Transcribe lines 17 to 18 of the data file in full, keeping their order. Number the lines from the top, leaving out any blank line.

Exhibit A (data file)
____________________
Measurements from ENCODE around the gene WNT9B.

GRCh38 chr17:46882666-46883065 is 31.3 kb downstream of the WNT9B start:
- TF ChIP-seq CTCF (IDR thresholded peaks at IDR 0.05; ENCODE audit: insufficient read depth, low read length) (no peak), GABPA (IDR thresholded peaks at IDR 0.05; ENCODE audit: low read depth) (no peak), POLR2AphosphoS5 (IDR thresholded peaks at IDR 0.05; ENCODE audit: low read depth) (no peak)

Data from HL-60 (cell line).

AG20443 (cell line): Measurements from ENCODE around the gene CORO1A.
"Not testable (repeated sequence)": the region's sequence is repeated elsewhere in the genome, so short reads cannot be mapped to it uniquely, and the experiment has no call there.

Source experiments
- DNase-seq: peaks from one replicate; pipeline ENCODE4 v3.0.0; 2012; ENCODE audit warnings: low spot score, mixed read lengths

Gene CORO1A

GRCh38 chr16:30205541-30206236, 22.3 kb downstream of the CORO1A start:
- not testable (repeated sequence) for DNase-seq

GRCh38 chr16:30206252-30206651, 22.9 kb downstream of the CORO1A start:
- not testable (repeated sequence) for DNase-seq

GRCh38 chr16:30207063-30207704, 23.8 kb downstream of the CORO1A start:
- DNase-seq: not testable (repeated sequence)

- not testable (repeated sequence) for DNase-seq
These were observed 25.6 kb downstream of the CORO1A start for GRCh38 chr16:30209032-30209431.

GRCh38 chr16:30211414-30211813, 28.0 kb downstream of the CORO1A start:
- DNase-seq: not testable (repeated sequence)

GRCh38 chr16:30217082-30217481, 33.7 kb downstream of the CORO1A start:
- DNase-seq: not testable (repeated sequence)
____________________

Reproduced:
These were observed 25.6 kb downstream of the CORO1A start for GRCh38 chr16:30209032-30209431.

GRCh38 chr16:30211414-30211813, 28.0 kb downstream of the CORO1A start: